Best Lesser Known Places in Europe

So, you’re planning a trip to Europe. Great. But, where are you going to go? Obviously, you are legally required to go to London, Paris, Rome, Barcelona, or Florence. This is non-negotiable, and I’m pretty sure if you even attempt skipping these places, the Prime Whatever of the EU will personally come to your hotel and kick you in the crotch.

With this in mind, one of the best things you can do to ensure your European adventure is an amazing one is balancing super famous places with slightly lesser known places in Europe. Doing this will make your trip more fun, more adventurous, and will probably end up saving you a few bones in the process.

None of the following places are totally undiscovered hidden gems or anything like that, but they are slightly lesser known than some of their neighbors and will balance out the aforementioned heavy hitters perfectly. You might receive a raised eyebrow or a blank stare when you tell people back home that you are going to some of these places, and you know what? That’s kind of half the fun.

lesser known places in Europe

Slovenia

Let’s face it, Slovenia and its capital Ljubljana are not blessed with the most charming names. In fact, I’d be willing to bet a local Union beer that this fact alone keeps many people from visiting. Well, that and a lack of familiarity with the country since Slovenia has only been independent since 1991. Judging Slovenia by her name or her youth is the utmost of silliness though as Slovenia is the setting for some of the most romantic scenes in all of Europe. Both Lake Bled (here we go again with the name thing) and Ljubljana’s castle-crowned Old Town are as close as it gets to a real life fairytale. Seriously. In addition, the mountain scenery on display in their portion of the Alps rivals any in Switzerland or Austria.

Best bundled with: Italy (especially Venice), as Ljubljana is only a few hours away.

Official Slovenia Travel Site

 

lesser known places in Europe

The Harz

The Harz is a mountainous area of Northern Germany home to astounding natural beauty and quaint (sorry to have to use that word) half-timbered towns all wrapped in a cloak of fanciful folklore. Northern Germany’s highest peak, The Brocken, juts from the Harz, and its peak is rumored to be the home of witches. The word on the street is that a few of the Brothers Grimm tales were set in these hills too, so that’s kind of cool, too. If that stuff doesn’t impress you, just come for the hikes and scenic Harz Narrow Gauge Railway that takes you up into the mountains, and I’m sure you won’t regret a thing. I can personally vouch for the town of Goslar and its Gose beer as being the utmost of charming, but I’ve also heard (translate: read on the internet) good things about Quedlinburg.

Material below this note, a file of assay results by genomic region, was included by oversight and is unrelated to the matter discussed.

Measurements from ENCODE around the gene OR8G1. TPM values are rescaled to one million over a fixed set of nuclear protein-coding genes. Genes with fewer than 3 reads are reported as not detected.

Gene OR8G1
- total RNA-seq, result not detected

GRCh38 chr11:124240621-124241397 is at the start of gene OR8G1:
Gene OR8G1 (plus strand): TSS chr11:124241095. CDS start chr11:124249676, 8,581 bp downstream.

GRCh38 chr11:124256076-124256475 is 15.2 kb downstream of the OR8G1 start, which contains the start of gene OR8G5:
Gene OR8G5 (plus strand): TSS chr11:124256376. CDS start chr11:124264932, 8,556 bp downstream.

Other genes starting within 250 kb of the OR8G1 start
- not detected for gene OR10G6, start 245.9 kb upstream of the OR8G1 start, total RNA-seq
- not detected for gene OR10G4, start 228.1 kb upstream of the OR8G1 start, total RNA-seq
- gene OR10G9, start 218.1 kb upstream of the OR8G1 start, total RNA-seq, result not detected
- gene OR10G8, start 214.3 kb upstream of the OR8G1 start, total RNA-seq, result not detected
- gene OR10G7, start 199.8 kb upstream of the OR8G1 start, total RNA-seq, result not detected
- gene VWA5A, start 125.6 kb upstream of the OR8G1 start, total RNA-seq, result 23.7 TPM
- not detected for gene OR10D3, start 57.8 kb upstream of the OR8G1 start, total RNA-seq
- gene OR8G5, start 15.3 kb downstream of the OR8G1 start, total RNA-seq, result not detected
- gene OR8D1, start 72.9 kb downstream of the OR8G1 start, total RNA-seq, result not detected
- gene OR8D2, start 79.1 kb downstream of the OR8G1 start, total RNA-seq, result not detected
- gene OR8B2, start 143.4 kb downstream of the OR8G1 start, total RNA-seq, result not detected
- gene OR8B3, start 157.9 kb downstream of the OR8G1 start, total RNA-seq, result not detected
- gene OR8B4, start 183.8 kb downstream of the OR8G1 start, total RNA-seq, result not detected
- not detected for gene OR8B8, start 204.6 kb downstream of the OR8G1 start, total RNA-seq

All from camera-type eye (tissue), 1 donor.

Best bundled with: Berlin.

lesser known places in Europe

Portugal

Portugal is certainly no secret as everyone has heard of it and its name is pretty easy to pronounce. Its southern Algarve region is already huge among sun-loving Europeans, but there is no question its location in Europe keeps it off many non-Europeans’ trips to the continent. In reality though, Portugal’s spot is perfect to use as a jumping off point for exploring Spain, which pops up on many people’s must-see list.

The capital Lisbon oozes a dramatic history and the vistas and hilltop neighborhoods inside the city will have you reaching for your camera often. Taking a ride on Lisbon’s Tram 28 and listening to Fado music are both “pinch me” European experiences. Many people love Porto too, the riverside city in north Portugal famous for Port wine, and the string of fishing villages that dot the coastline in between Lisbon and Porto are a find as well.

Best bundled with: Spain, together, they make up the Iberian Peninsula and have always been connected culturally.

Official Portugal Travel Site

lesser known places in Europe

Romania

I think Romania is just simply a bit too far East for some people’s plans, but those who heed my advice and head there will be rewarded, I promise. The Transylvania region of Romania is as idyllic as they come with mountains, medieval towns, and castles carved into nearly every corner. Trust me, places like Brasov are the exact reason why you came to Europe in the first place. Other popular spots in the region are the gorgeous Sighisoara and Bran, where you can visit Dracula’s Castle or stay in a local mountain farmhouse like we did. The capital of Bucharest is worth seeing and I’ve heard intriguing things about the Maramures region too, but you could definitely be forgiven for not making it past the romance of Transylvania.